Quick Review: American Gods Ep1 [No Spoilers]

Yeah I totally have a dissertation and a script for a conference to write but hey, you know what, I watched American Gods instead. Think I did pretty well to get to Thursday night tbh.

Ok so first twenty minutes you’re bathing in the beauty of their character introductions. Succinct, not intrusive, but still information enough to set the scene and even have character development in just the first episode *mwah* Perfect. BUT you’re sitting their and the music is all twinkly, cymbals, violins aka just-so-Hannibal. It’s very disappointing when it makes you believe that Bryan Fuller has turned into a whiny child and seized American Gods just to create whatever beautifulness was to follow when Hannibal got cancelled. And all that with jarring CGI blood, cheesy CGI inserts (see waves in glasses) and lovely transitions that remind you of La La Land for some reason.

The disappointment does not last long however. It is merely a foil for the heights of this program and the emotional rollercoaster it can take you on in it’s opening hour. I almost cried, and then I almost cried with laughter, the production team have excelled themselves. The rest of the soundtrack is a treat, an absolute journey through (I believe mainly American) music.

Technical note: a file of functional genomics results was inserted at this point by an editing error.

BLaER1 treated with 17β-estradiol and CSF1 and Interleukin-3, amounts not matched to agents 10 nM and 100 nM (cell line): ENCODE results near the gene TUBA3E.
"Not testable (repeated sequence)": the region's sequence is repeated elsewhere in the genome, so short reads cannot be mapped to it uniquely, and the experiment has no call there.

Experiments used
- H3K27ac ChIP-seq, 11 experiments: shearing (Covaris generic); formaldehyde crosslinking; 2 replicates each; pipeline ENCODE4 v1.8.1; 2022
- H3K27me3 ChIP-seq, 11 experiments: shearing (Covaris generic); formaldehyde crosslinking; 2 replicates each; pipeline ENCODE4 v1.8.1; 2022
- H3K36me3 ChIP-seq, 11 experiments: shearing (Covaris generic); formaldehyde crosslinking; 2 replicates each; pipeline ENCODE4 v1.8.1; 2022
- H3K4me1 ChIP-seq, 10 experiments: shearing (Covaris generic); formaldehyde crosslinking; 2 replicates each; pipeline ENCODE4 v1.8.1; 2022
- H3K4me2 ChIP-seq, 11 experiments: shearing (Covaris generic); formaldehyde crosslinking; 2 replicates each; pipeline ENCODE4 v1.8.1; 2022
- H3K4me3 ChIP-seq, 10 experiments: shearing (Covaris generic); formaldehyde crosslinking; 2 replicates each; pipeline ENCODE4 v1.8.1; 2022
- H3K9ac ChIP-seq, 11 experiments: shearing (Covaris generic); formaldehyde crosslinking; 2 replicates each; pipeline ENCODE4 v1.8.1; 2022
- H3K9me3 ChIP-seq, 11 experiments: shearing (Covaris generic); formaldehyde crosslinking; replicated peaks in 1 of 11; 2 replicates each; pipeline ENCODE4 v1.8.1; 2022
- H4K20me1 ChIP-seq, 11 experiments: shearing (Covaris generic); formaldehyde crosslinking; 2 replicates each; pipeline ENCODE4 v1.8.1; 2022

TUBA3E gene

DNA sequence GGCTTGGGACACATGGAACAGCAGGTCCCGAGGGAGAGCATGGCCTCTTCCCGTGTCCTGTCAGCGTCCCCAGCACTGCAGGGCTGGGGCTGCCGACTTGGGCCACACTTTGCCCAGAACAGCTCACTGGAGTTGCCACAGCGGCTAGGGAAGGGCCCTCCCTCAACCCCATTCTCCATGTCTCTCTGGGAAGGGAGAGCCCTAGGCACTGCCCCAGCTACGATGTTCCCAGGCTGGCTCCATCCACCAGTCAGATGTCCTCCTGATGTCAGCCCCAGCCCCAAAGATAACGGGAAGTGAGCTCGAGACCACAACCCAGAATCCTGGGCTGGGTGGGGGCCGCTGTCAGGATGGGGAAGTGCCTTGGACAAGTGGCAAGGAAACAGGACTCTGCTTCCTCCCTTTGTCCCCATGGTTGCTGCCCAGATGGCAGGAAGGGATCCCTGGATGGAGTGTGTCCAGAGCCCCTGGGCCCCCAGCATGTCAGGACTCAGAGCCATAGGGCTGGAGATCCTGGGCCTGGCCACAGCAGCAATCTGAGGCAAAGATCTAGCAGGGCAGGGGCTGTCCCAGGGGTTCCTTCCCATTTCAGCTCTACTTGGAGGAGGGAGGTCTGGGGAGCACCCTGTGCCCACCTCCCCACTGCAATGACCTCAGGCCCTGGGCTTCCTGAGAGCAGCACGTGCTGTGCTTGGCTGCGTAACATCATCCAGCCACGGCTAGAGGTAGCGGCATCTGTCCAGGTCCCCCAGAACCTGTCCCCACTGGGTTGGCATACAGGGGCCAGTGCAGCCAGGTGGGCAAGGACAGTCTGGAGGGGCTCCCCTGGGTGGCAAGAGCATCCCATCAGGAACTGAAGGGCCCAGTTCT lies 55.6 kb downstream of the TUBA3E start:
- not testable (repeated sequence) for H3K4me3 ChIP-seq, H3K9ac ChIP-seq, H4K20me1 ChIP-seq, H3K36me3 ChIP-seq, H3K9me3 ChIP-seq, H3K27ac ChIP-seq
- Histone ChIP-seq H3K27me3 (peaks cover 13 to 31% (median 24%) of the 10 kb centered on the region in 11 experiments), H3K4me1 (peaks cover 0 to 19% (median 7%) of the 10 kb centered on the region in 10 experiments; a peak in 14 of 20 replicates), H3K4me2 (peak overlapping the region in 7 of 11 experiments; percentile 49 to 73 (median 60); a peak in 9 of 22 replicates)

You ain’t seen acting till you see this, absolutely astounding so far, especially Ian McShane (who btw I’ve never seen in anything else) and Pablo Schreiber who does an absolutely beautiful job at capturing all of Mad Sweeney. There’s an extra treat too for readers of the book in Sweeney and Shadow’s chat, if I remember rightly, an almost exact lift of dialogue from the book.

Basically, I can’t wait for more, bring on next Monday!

 

 

 

[Image from Wikipedia]

London Stands.

If you wanted to disrupt the state of this state,
You will find that you’ve made a grave mistake
You have picked a nation that has pride
And you will not decide when we divide.

We are a nation standing proud, laughing loud,
Gathering around and holding hands.
The sound of crowds rings out as we shout
That we are not afraid, and we will not be played.

We are the kind of people to drink tea and unite
Rather than lose ourselves in a fight with ourselves.
You will not terrorise us into demonising
Those that we live and love with.

We are the kind of people to run towards
Not hide, holding out our arms open wide.
London stands and its people stand with it-
All creeds, all colours, all kinds- Side by side.